For survival after a storm/earthquake/etc..., A (small) generator (or several generators, small one to power lights/fridge most of the time, a larger genset to pump water for a limited time per day, etc.) with stored fuel, a small battery backed/generator (and solar if it makes sense for you) is usually the next cost effective level of backup power. If your backup power needs are over a couple weeks, then solar makes more sense as backup power support (still not cheap).

    -Bill
    Near San Francisco California: 3.5kWatt Grid Tied Solar power system+small backup genset
  • PhotowhitPhotowhit Solar Expert Posts: 5,804 ✭✭✭✭✭
    Re: Wanting to build a scalable off-grid system

    I do think at todays prices and doing the work your self you can get down in the 50-60 cents a Kwh.

    While I'm an extreme case, if you want to spend years bargain hunting and have no backup power supply, and only a 24 hour backup battery storage(during the summer) and understand this implies a willingness to reduce your use and take the tax credit into account, you might get down to the 25-30 cents a Kwh. I did spend a hundred or so dollars more on array expendetures, I'll some day do a finalized accounting.
    Home system 4000 watt (Evergreen) array standing, with 2 Midnite Classic Lites,  Midnite E-panel, Magnum MS4024, Prosine 1800(now backup) and Exeltech 1100(former backup...lol), 660 ah 24v Forklift battery(now 10 years old). Off grid for 20 years (if I include 8 months on a bicycle).
    - Assorted other systems, pieces and to many panels in the closet to not do more projects.
  • nielniel Solar Expert Posts: 10,300 ✭✭✭✭
    Re: Wanting to build a scalable off-grid system
    solar_dave wrote: »
    Just as an FYI the grid with net metering is the cheapest and most efficent battery out there. Nothing to maintain or water, no losses from charging and discharging, 100% of the generated power goes to your loads, just something an off grid system can't do. If your utility has a decent net metering plan look it over and you can make your solar go much farther per dollar invested.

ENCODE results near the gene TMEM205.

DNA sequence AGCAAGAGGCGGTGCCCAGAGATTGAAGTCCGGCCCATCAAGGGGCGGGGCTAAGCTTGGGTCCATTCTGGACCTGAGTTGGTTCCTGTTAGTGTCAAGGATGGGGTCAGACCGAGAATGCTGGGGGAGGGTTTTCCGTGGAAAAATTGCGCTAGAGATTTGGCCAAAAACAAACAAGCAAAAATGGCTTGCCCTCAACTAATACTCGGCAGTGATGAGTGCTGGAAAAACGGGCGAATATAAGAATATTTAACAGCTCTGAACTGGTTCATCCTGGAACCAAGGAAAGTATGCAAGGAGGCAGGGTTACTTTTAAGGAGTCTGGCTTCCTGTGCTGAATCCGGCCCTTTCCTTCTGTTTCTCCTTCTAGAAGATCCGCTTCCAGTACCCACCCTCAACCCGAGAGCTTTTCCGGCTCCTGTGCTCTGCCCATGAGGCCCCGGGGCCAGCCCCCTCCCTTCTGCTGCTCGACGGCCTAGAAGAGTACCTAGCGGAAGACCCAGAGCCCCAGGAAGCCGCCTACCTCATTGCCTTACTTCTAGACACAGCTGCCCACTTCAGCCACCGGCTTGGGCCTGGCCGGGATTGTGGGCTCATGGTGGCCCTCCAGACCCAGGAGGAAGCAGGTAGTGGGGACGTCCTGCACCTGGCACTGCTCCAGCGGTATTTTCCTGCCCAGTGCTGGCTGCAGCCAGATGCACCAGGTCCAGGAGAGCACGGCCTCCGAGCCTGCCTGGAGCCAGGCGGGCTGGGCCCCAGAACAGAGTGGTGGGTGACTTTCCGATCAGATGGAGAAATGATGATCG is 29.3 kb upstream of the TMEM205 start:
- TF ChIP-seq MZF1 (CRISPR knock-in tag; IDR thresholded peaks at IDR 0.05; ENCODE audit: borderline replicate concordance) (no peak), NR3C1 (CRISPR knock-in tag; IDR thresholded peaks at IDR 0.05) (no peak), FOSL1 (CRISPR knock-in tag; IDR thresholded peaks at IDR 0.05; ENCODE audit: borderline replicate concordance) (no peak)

I do understand the want to go Independent however financially grid tie is a better deal

    in addition to what dave has said here there are also hybrid systems that combine both options so you can sell to the grid or go off grid.
  • TnAndyTnAndy Solar Expert Posts: 249 ✭✭✭✭✭
    Re: Wanting to build a scalable off-grid system
    icarus wrote: »
    Just to put a point on your reasons, you may not wish to have to Perennially "subscribe" to the utility,, but for a bunch more money per kwh, you are going to, in essence subscribe to the battery supplier instead. Personally, I don't think it a wise choice, either financially or environmentally but that is just me.

    Tony

    THAT right there. You're simply trading one outfit you're dependent on for another.

    And believe me, I DO understand your desire to be independent......we have our own water, septic, raise most of our own food, cut firewood off our place for all our heat and so on. And I have a 6kw GRID TIED, battery backup system ( so when the grid goes down, we don't ). The grid is a nice, big, cheap battery.....don't be so quick to dismiss it or cut your nose off to spite your face :).
  • icarusicarus Solar Expert Posts: 5,436 ✭✭✭✭
    Re: Wanting to build a scalable off-grid system

    And to add the post script... Not only will you have to continue to subscribe,, but at a price of ~4 times a much money our kwh as grid tie.

    T.